How do they want to position themselves in the eyes of their peer group?
Cooper: In terms of production, how much content do you produce per year?
Alona: We produce about four series per year. Most of the series have about 20 episodes each. Most of our episodes are up to 10 minutes long. I would say that about 30 percent of our airtime is composed of our own local productions.
Cooper: You’ve talked about reaching a more international audience. Have you done anything on the airwaves with digital technology that would allow you to connect with and see other children around the world and/or teach technology to these kids?
Alona: Not yet, although it’s very interesting. There are many questions of children’s privacy and protection that have to be considered. We have done many things that invite children to create their own personalized version of content that we provide and that allows them to give their own personal artistic expression to the topics we address. For instance, we’ll request that children send us pictures about different things. Just now, we’re running a PSA in which we ask children to send us pictures of things made of recycled materials. It’s amazing. We’ve received such beautiful pictures of things that kids made at home. On our website, we’ve created a virtual gallery where we can display the pictures. In the future, I think we would love to have the possibility of children just presenting themselves and their lives and having them be good facilitators to make connections. I think it will open up many possibilities, especially for children who have difficulty participating in regular day-to-day social activities with their age group.
I think the possibility of transmitting from their sheltered homes and protected rooms can open up new dimensions. But we’re not there yet.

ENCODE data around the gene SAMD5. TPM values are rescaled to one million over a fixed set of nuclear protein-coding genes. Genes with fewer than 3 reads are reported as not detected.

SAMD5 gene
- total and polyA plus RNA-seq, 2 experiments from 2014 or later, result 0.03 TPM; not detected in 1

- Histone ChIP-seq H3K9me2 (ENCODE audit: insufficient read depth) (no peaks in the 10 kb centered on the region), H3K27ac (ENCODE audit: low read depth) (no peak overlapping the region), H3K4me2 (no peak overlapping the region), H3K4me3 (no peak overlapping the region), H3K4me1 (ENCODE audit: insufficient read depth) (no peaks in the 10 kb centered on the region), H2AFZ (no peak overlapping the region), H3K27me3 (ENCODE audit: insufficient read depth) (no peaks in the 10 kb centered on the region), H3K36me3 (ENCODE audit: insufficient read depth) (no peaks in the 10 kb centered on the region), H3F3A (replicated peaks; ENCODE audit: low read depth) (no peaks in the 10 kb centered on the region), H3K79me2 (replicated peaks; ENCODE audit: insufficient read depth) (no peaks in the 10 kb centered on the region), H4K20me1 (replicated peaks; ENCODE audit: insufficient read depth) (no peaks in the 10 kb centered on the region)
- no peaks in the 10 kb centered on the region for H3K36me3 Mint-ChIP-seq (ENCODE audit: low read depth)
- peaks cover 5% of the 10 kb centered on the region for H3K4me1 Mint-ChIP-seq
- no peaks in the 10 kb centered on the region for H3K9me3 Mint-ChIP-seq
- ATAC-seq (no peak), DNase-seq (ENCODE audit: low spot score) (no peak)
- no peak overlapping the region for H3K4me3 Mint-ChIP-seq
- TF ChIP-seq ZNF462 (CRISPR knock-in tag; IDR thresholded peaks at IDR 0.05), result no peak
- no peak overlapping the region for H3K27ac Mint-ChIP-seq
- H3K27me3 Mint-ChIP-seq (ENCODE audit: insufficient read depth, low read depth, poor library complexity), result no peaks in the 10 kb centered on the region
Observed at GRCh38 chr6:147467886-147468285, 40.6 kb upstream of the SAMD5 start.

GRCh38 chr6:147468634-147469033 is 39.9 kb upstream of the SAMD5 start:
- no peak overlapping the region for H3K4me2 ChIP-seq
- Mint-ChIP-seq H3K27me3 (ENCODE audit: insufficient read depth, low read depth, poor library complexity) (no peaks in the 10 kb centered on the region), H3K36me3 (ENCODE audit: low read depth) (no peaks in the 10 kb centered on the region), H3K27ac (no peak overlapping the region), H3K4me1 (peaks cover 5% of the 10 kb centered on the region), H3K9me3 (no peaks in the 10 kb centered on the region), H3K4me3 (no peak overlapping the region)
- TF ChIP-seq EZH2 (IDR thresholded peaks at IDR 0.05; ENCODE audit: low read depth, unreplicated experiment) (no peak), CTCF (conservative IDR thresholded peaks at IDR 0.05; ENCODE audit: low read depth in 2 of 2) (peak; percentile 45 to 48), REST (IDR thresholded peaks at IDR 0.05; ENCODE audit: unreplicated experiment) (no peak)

Cooper: Are you connecting with any other countries yet?
Alona: No, not really.
Cooper: What’s slowing you down? Come on!
Alona: (laughs) Thank you. OK! No problem!
Cooper: While you were talking about all the great things you’ve done, I was picturing an episode where one or more of the characters are looking at either a desktop or a mobile device and watching something. What they’re watching becomes live on the screen, but they might be watching, let’s say, somebody like Lia, singing wonderful music. As they listen, they realize that abilities vary.
Alona: You’re right. For instance, we have different guests on our shows. One of our guests was a member of Israel’s Olympic swim team. She won a medal and she was relatively known in Israel, so it was very interesting to see the children’s amazement that someone in a wheelchair could not only be a sportswoman, but could also win an international award. I’m sure media can be very instrumental in bringing people together with different abilities and needs.
Cooper: That’s powerful awareness building.
Alona: Just to revert back to your question about contact with other countries, we did go a little beyond our Israeli borders with our character Sivan. Sesame Workshop found her so efficient and good that when they were working on a new production with their Brazilian partners, we flew Sivan over to them, and they hosted Sivan as a special guest on the new series that also related to children in wheelchairs.
Cooper: Oh, good.
Alona: So Sivan did travel abroad. And not only that, we were very happy to hear that the digital work the Brazilian producers did around Sivan was nominated for a digital kids’ Emmy award. With that, we felt that we did something right. It’s not only good for Israel, but it’s good for wherever there are kids and for those who care for kids.